I'm not a web developer. I write the content for (a couple) of websites, and I'm a fairly competent systems administrator. Every once and a while someone will need a website, or I'll need my site to do something new that I haven't needed to do before and I'll hack something together, but for the most part, I try and keep my head out of web development. Indeed, I often think that designing applications to run in the web browser is the wrong solution to most technological problems. Nevertheless, my work (and play) involves a lot of tinkering and work with web-applications, and I do begrudgingly concede the relevance of web applications.
In any case I've been reading through the following recently, and I (unsurprisingly have a few thoughts:)
The Trouble With Frameworks
I really enjoyed how this post located "web frameworks" in terms of the larger context: what they're good for, what they're not good for, and why they're so popular. I often feel like I see a lot of writing about why FrameworkA is better or worse than FrameworkB, which doesn't really answer a useful question. While I wouldn't blame my gripe with web-based applications entirely on the shoulders of frameworks, it's interesting to think of "the framework problem" as being a problem with the framework (and the limitations therein) rather than a problem with the web itself.
This isn't to say that frameworks are inherently bad. Indeed, there is a great deal of work that websites require in-order to function: HTML is a pain to write "by hand," consistent URLs are desirable, but it's undesirable to have to mange that by hand. If you need content that's dynamic, particularly content that is database-backed, there is all sorts of groundwork that needs to be done that's basic and repetitive even for the most basic functionality. Eliminating this "grunt work" is the strength of the framework, and in this they provide a great utility.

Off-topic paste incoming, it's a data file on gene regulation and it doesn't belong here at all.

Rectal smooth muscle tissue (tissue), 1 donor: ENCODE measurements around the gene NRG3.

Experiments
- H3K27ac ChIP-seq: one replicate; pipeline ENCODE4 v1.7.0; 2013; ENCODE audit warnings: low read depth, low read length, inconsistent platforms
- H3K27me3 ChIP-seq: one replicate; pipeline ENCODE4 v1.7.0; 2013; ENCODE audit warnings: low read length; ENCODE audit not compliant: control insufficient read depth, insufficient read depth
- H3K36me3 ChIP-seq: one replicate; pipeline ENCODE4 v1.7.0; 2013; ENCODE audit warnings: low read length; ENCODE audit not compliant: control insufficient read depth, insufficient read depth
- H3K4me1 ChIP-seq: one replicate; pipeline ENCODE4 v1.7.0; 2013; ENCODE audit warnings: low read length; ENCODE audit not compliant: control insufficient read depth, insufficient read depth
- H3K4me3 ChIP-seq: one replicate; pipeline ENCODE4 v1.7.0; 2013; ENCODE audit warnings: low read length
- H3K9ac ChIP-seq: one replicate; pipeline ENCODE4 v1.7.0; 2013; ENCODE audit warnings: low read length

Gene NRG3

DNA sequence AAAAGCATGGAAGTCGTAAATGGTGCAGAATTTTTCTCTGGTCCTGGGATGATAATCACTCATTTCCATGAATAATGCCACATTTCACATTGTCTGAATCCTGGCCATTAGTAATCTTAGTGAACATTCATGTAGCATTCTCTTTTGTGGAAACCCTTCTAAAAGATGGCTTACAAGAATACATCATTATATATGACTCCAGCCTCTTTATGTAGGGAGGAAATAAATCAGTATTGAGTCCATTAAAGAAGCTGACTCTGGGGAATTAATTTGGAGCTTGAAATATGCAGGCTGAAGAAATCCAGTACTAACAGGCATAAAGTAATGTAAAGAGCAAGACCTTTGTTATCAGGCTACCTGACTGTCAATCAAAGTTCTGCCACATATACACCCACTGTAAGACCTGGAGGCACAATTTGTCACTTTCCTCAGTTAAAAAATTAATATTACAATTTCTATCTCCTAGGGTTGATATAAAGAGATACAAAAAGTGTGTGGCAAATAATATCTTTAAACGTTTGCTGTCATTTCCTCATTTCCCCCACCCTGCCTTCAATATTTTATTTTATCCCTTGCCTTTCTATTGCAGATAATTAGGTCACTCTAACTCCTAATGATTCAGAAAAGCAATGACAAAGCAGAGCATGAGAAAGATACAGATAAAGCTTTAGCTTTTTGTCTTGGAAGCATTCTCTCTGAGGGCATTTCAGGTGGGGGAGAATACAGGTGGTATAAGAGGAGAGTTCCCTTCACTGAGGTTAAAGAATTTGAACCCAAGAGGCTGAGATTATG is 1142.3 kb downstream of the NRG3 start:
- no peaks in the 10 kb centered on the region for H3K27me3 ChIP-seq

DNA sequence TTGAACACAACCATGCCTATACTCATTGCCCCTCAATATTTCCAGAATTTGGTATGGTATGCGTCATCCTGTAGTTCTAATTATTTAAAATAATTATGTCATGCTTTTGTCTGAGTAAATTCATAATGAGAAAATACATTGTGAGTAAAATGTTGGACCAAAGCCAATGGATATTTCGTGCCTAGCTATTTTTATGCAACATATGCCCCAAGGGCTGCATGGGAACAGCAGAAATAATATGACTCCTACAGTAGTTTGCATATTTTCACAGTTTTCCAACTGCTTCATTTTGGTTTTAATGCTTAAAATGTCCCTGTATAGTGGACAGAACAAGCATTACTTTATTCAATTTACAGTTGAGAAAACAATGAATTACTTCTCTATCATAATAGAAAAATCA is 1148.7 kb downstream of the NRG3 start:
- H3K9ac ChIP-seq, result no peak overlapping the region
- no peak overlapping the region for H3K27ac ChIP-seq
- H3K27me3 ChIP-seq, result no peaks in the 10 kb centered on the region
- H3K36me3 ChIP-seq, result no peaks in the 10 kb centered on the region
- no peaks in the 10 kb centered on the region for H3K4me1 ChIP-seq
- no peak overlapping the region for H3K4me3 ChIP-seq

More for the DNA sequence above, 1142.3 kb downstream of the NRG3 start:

However, from an operations (rather than development) perspective, frameworks suck. By producing tools that are broadly useful to a large audience, the frameworks are by nature not tuned for high performance operations, and they don't always enforce the most efficient operations (with regards to the databases). Thankfully this is the kind of issue that can be safely delegated to future selves, as premature optimization remains a challenge.
Thoughts on Web.py
Though I'm not much of a Python person, I have a great deal of respect for Python tools. I swear if I were going to learn a language of this type it would almost certainly be Python. Having said that, the tool looks really interesting: it's minimal and stays out of the way for the most part. It does the really "dumb" things that you don't want to have to fuss with, but doesn't do a lot of other stuff. And that's a great thing.
I'm not sure how accurate this is, but one of the things that initially intrigued me about web.py is that it sort of felt like it allows for a more "UNIX-y" approach to web applications. Most frameworks and systems for publishing content to the web work really well as long as you don't try and use anything but the application or framework. Drupal, Wordpress, and Rails seem to work best this way. Web.py seems to mostly be a few hooks around common web-programing tasks for Python developers, so that they can build their apps in whatever way they need to. The the monolithic content management approach doesn't feel very UNIXy by contrast. I think this is something that I need to explore in greater deal.
Having said that, I'm not terribly sure if there are problems that I see in the world that need to be addressed in this manner. So while I can sort of figure out how to make it work, I don't find myself thinking "wow, the next time I want to do [this], I'll definitely use web.py."
But then I'm just a dude who writes stuff.